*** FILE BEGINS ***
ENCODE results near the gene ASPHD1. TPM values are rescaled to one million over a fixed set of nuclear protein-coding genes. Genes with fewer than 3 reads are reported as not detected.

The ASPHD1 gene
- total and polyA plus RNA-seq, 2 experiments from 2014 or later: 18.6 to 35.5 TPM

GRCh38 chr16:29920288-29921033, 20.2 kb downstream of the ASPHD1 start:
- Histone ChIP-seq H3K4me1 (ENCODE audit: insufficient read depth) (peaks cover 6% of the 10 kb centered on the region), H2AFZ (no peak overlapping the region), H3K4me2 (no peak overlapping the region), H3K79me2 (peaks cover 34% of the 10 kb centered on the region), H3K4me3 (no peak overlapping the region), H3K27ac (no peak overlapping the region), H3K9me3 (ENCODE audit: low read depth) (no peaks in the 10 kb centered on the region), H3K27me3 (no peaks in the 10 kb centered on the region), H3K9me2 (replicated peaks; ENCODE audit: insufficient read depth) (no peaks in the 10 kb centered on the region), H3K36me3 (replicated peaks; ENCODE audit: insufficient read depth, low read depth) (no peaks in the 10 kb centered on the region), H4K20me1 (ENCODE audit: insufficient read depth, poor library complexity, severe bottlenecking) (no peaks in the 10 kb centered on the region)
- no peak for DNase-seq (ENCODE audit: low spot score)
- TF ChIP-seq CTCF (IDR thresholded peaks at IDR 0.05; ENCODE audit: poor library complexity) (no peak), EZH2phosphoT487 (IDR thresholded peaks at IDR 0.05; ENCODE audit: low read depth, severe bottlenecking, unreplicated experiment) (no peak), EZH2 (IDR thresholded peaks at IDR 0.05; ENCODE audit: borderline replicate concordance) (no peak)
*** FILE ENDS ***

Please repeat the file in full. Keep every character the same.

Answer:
ENCODE results near the gene ASPHD1. TPM values are rescaled to one million over a fixed set of nuclear protein-coding genes. Genes with fewer than 3 reads are reported as not detected.

The ASPHD1 gene
- total and polyA plus RNA-seq, 2 experiments from 2014 or later: 18.6 to 35.5 TPM

GRCh38 chr16:29920288-29921033, 20.2 kb downstream of the ASPHD1 start:
- Histone ChIP-seq H3K4me1 (ENCODE audit: insufficient read depth) (peaks cover 6% of the 10 kb centered on the region), H2AFZ (no peak overlapping the region), H3K4me2 (no peak overlapping the region), H3K79me2 (peaks cover 34% of the 10 kb centered on the region), H3K4me3 (no peak overlapping the region), H3K27ac (no peak overlapping the region), H3K9me3 (ENCODE audit: low read depth) (no peaks in the 10 kb centered on the region), H3K27me3 (no peaks in the 10 kb centered on the region), H3K9me2 (replicated peaks; ENCODE audit: insufficient read depth) (no peaks in the 10 kb centered on the region), H3K36me3 (replicated peaks; ENCODE audit: insufficient read depth, low read depth) (no peaks in the 10 kb centered on the region), H4K20me1 (ENCODE audit: insufficient read depth, poor library complexity, severe bottlenecking) (no peaks in the 10 kb centered on the region)
- no peak for DNase-seq (ENCODE audit: low spot score)
- TF ChIP-seq CTCF (IDR thresholded peaks at IDR 0.05; ENCODE audit: poor library complexity) (no peak), EZH2phosphoT487 (IDR thresholded peaks at IDR 0.05; ENCODE audit: low read depth, severe bottlenecking, unreplicated experiment) (no peak), EZH2 (IDR thresholded peaks at IDR 0.05; ENCODE audit: borderline replicate concordance) (no peak)